Monday, April 7, 2003/lk
The war in Iraq is dominating daily life unlike any other conflict since the Vietnam War. From the media to protesters on street corners to yard signs to everyday conversations, the “war saturation” makes it difficult for kids not to notice, or for parents to shield their children from it.
“It’s a very confusing time for kids as well as adults,” says Dr. David Wade, Psy.D, a psychologist with Gorge Counseling and Treatment Services. He says one of the most important things parents can do to help their kids deal with current events is to listen and ask questions.
“Listen to the kinds of questions kids are asking,” Wade says. “And it’s also important for parents to ask their kids questions, because some kids will become very quiet and not say a thing.” Wade recommends asking general questions to see what their child’s thoughts and feelings are about what’s going on.
While parents might have a desire to screen their children from the war, Wade says it’s important to remember that “kids are going to be exposed to this somewhere.”
“If (parents) totally try to avoid it, then my concern is, what’s the message being sent to the child? That it’s not okay to talk about it?”
Limiting television exposure is important, as well as Internet access, Wade says. But when a child sees images of the war, it’s important for parents to be there to discuss it — and to realize kids don’t have the cognitive skills to process information the way adults do.
“Kids — especially younger ones — will fill in the blanks,” Wade says. “If they see Baghdad being bombed, they’ll wonder if we’re going to be bombed.”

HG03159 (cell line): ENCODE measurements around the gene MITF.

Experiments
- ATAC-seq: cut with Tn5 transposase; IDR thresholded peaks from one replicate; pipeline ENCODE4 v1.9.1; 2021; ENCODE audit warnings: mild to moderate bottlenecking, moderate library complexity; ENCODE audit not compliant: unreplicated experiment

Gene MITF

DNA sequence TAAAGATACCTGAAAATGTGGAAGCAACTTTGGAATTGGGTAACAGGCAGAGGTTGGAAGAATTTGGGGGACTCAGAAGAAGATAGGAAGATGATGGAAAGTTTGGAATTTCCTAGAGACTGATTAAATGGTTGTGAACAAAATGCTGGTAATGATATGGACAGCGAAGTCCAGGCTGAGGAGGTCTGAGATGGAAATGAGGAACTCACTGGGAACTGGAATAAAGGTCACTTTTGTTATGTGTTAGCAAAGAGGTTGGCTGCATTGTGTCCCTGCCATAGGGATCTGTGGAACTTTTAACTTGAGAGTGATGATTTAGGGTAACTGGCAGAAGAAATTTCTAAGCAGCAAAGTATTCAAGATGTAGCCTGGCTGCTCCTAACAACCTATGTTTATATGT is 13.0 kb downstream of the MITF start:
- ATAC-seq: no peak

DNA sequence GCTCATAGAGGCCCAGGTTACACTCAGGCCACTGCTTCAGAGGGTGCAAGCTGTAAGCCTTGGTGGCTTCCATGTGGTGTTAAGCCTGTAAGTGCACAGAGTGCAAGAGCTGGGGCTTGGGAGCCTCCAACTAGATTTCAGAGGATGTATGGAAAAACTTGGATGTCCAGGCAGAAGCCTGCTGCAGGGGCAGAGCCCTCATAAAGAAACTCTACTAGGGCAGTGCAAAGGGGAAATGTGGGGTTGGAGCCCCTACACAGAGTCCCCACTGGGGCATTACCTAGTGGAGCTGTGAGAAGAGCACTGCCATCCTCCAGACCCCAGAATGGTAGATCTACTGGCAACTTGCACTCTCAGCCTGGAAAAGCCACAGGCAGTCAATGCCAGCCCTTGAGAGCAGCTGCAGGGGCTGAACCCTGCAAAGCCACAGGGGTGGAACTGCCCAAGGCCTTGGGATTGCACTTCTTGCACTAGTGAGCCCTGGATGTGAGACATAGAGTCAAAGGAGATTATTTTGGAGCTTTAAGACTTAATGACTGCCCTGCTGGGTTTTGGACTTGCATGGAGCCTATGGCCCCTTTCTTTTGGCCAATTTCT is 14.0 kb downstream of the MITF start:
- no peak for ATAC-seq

It’s also important for parents to recognize that some unusual or “different” behavior might be simply the way their child is trying to process events.
“Younger kids might raise the same question over and over and over again,” he says. “Rather than becoming irritated or brushing it off, take time to talk about it. This is how they’re trying to work it out.” Similarly, some kids might “work it out” through play.
Signs that a child may not be successfully dealing with their feelings and fears include difficulty sleeping, changes in appetite, irritation and crying. Some children might become “clingy,” Wade says, or show regressive behavior.
“This is their way of looking for nurturing and comfort,” he says. If a parent sees these signs, “open the door for discussion,” Wade says.
Along with the war in Iraq, kids are having to process “the conflict we’re having here in the U.S.,” Wade says, referring to the war protests.
“Again, this can be very confusing for kids of all ages,” he says. “Talking about that is important.”
Wade stresses the importance of avoiding stereotyping or “grouping” people when talking to kids about the war. For instance, some kids might think that “all people from the Middle East are bad,” he says.
“It’s important for parents to be looking out for this and helping their kids understand not to make those generalizations,” he says.
One way to help make kids feel “normal” is to stick to regular routines and schedules.
“Eat meals together, maintain regular bed times,” Wade says. “These things can help children feel more safe. It makes things more predictable.” And focus attention on positive things going on.
“Look around,” he says. “What are people doing (that’s positive)? Don’t just focus on the negative. This can help kids with anxiety.”